A Cat and a Bit of History
This card was mailed on January 4, 1910 in Kentisbury, Barnstaple in North Devon, England, to Mrs. Bastin in the nearby village of Patchole.
The message is stuffy by some standards but reads: Mr. & Mrs. Simpson request the pleasure of yourself and family’s company on Thursday, January 13. Tea 5.30 sharp. Please let me know by Saturday, how many will come.
The message reads more like a summons than an invitation and it could be that either of the Simpsons instructed a domestic servant to issue the invitation on their behalf.
The postcard features a young boy relaxing on the steps of what may be a public building and reading a magazine. His clothes suggest he is working on the streets although his face is both fresh and remarkably clean. It may be he is in the employment of a fishmonger because it appears that a tray of fish awaits his attention on the wall behind him while he is reading Tit-Bits magazine. His enjoyment with what he is reading is there for all to see and the uncredited illustrator has suggested that the boy is so engrossed in the publication that a cat is now helping itself to the fish. There is no clue where the boy is having his relaxed read although the detail and quality of the image suggests a Dickensian era site in London.
The magazine being read is Tit-Bits that the title tells us is “The Most Interesting Penny Weekly.” There is no reference on the card as to a publisher but is in essence an advertisement for a publication which leads to the belief that it was published by the magazine itself.
Tit-Bits, which claimed to contain “tit bits from all the interesting books and newspapers of the world,” was a British weekly magazine founded by George Newnes in October 1881. Newnes was one of the early fathers of popular British journalism. From the outset, the magazine was a mass-circulation commercial publication on cheap newsprint which soon reached sales of between four- and six-hundred thousand. Like a mini-encyclopedia it presented a diverse range of information in an easy-to-read format, with the emphasis on human interest stories of great drama and high sensation. Pinups appeared on the magazine’s covers from 1939 and by 1955 circulation peaked at 1,150,000. Publication ceased in 1984 after a run of 103 years.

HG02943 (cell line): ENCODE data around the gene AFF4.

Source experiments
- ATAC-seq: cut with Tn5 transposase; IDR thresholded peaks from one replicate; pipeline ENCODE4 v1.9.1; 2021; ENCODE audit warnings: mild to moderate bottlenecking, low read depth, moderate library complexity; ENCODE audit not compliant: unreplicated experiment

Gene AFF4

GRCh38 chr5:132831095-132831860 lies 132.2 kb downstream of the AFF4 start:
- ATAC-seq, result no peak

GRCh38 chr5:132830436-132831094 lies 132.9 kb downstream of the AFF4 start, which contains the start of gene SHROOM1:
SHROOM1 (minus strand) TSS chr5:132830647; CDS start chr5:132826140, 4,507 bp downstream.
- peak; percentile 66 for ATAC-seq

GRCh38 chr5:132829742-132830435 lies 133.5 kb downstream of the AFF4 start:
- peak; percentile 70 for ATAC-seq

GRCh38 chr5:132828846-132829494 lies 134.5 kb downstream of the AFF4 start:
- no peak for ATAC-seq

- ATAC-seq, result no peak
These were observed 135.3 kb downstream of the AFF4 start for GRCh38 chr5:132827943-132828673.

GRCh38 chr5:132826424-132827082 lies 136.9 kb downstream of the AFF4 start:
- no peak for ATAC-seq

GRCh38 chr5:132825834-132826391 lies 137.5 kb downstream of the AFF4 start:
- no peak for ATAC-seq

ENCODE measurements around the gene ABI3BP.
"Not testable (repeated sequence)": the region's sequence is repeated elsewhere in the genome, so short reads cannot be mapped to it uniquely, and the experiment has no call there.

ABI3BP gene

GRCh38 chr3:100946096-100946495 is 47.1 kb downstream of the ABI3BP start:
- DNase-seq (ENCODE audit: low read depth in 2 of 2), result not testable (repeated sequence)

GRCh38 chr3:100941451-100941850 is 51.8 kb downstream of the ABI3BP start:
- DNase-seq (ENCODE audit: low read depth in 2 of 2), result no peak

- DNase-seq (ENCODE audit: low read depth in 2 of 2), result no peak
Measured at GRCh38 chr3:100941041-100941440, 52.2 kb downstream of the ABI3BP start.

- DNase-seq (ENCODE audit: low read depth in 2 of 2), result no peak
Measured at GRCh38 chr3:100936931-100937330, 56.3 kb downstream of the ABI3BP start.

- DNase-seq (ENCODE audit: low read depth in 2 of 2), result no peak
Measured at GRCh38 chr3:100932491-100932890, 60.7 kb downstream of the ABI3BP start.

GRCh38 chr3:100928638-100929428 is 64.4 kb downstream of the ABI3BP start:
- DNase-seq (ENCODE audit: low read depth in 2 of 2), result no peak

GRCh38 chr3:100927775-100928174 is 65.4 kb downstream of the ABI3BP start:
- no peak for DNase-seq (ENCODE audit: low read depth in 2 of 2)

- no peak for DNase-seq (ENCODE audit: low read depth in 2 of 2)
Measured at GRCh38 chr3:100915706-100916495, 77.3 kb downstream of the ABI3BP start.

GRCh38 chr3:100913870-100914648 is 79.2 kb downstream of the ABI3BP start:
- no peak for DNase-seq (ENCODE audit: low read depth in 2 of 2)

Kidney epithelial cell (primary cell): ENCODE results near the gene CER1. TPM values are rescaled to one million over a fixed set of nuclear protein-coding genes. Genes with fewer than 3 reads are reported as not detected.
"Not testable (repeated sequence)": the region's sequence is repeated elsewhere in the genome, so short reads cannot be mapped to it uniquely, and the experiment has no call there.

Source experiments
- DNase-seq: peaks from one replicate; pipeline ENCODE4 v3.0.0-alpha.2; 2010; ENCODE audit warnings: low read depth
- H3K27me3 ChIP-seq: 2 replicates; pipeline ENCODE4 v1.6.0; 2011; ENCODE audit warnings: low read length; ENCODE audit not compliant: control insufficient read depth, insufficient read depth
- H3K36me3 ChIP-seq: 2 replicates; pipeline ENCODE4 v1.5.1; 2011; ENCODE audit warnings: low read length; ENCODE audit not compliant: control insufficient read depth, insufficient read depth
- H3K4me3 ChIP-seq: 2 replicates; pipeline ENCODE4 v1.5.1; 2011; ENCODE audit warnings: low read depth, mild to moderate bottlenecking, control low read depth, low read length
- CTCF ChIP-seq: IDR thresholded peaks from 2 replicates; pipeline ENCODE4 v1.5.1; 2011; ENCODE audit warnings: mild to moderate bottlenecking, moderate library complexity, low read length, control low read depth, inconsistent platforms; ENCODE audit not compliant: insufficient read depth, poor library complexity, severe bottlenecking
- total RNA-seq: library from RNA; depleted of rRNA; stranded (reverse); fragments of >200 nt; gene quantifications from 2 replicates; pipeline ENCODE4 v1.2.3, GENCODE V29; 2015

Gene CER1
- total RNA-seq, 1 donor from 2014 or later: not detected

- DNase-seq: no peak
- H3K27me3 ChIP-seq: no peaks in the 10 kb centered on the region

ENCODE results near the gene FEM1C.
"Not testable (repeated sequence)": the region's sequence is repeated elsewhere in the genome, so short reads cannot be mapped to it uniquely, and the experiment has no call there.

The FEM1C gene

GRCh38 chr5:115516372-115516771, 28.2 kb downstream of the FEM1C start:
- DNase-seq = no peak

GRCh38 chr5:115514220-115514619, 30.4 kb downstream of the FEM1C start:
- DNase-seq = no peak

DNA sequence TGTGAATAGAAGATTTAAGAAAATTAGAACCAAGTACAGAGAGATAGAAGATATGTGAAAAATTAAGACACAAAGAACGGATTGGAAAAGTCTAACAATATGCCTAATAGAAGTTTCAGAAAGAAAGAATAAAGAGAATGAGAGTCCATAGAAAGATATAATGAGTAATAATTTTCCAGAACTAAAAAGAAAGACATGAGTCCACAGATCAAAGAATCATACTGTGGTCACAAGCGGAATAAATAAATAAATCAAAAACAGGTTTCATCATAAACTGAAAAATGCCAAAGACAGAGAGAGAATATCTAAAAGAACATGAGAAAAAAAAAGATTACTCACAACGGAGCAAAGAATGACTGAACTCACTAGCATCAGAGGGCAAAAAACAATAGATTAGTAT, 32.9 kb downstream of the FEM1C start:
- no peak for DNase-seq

Those of a certain age will recall the magazine and will remember it was one passed around from friend-to-friend. This wasn’t a Readers Digest type publication and was more akin to a soft porn version of today’s gossip/celebrity publications. The quality of the material within may have changed considerably over the years but it is hard to imagine it having readers such as the Simpsons.
The word titbit, being used as a noun, is a small piece of gossip and it is easy to believe that the word was a consequence of the Tit-Bits publication and the type of stories it carried. But, it was no surprised to learn that the first use cited in the Oxford English Dictionary (OED) was in 1649, and is particularly British, and is in fact spelled differently: “A tyd bit, i.e., a speciall morsell reserved to eat at last.”
The first titbit (also British) appears in 1697 and the last, from T. A. Trollope, in 1887: “During the singing of the well-known tit-bits of any opera.” So, the word predates the publication by many years.
The card carries the line the Most Interesting Penny Weekly. I expected to find this line used regularly by the magazine over the years, but in fact, other than on the postcard, no other use of the phrase can be found. What I did find is that several publications, including, Northern Weekly Gazette, The Aberdeen Weekly Journal, and the Spare Moments publication used this phrase in advertising as early as 1890.
I had some fun trying to track down the sender and addressee of the card. Mrs. Bastin was Mrs. Eliza Bastin who in 1911 was the 57-year-old wife of John Bastin to whom she had been married for 33 years. John was a slightly younger 55 years of age and was a farmer who both lived at and worked the Patchole Farm. The couple had together produced five children. So, it was John and Eliza Bastin and their children who were invited to tea with Mr. and Mrs. Simpson.
It’s truly amazing what you can glean from the newspapers, and particularly when dealing with an unusual surname like Bastin and a village. I can see that Mrs. Bastin died on July 2, 1917.
As for Mr. and Mrs. Simpson, in the 1911 census, he was Octavius Nolan Simpson, 42, and she Emily Simpson, 33. They were married but without children. Mr. Simpson was of independent means while Mrs. Simpson was a head mistress at the Devon County Council. They lived at Sandpark Cottage, which today is a self-catering holiday home surrounded by gardens on the edge of Exmoor National Park. The house is ideal for family holidays and outdoors enthusiasts exploring this wonderful area of Devon.
And the cat? Well, he is just cute.